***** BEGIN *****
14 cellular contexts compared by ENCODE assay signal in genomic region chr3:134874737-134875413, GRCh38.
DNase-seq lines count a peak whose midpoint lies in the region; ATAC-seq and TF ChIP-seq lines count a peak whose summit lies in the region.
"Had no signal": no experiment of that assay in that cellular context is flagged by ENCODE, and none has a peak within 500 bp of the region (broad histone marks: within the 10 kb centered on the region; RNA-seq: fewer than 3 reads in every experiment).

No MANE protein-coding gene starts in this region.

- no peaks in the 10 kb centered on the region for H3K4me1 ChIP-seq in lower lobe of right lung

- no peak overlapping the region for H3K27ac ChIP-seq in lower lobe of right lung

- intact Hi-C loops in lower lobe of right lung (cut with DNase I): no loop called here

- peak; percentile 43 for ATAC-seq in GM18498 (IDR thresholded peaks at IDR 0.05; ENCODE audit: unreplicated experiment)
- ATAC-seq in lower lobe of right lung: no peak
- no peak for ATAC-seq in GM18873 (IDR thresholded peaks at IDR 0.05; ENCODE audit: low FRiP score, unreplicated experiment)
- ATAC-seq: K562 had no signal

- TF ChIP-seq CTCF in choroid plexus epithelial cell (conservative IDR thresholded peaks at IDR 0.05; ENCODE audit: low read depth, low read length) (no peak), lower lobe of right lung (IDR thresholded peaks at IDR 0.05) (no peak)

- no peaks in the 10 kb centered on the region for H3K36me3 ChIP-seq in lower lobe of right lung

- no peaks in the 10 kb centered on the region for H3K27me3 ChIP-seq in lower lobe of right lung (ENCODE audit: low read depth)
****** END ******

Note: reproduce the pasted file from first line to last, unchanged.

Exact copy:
14 cellular contexts compared by ENCODE assay signal in genomic region chr3:134874737-134875413, GRCh38.
DNase-seq lines count a peak whose midpoint lies in the region; ATAC-seq and TF ChIP-seq lines count a peak whose summit lies in the region.
"Had no signal": no experiment of that assay in that cellular context is flagged by ENCODE, and none has a peak within 500 bp of the region (broad histone marks: within the 10 kb centered on the region; RNA-seq: fewer than 3 reads in every experiment).

No MANE protein-coding gene starts in this region.

- no peaks in the 10 kb centered on the region for H3K4me1 ChIP-seq in lower lobe of right lung

- no peak overlapping the region for H3K27ac ChIP-seq in lower lobe of right lung

- intact Hi-C loops in lower lobe of right lung (cut with DNase I): no loop called here

- peak; percentile 43 for ATAC-seq in GM18498 (IDR thresholded peaks at IDR 0.05; ENCODE audit: unreplicated experiment)
- ATAC-seq in lower lobe of right lung: no peak
- no peak for ATAC-seq in GM18873 (IDR thresholded peaks at IDR 0.05; ENCODE audit: low FRiP score, unreplicated experiment)
- ATAC-seq: K562 had no signal

- TF ChIP-seq CTCF in choroid plexus epithelial cell (conservative IDR thresholded peaks at IDR 0.05; ENCODE audit: low read depth, low read length) (no peak), lower lobe of right lung (IDR thresholded peaks at IDR 0.05) (no peak)

- no peaks in the 10 kb centered on the region for H3K36me3 ChIP-seq in lower lobe of right lung

- no peaks in the 10 kb centered on the region for H3K27me3 ChIP-seq in lower lobe of right lung (ENCODE audit: low read depth)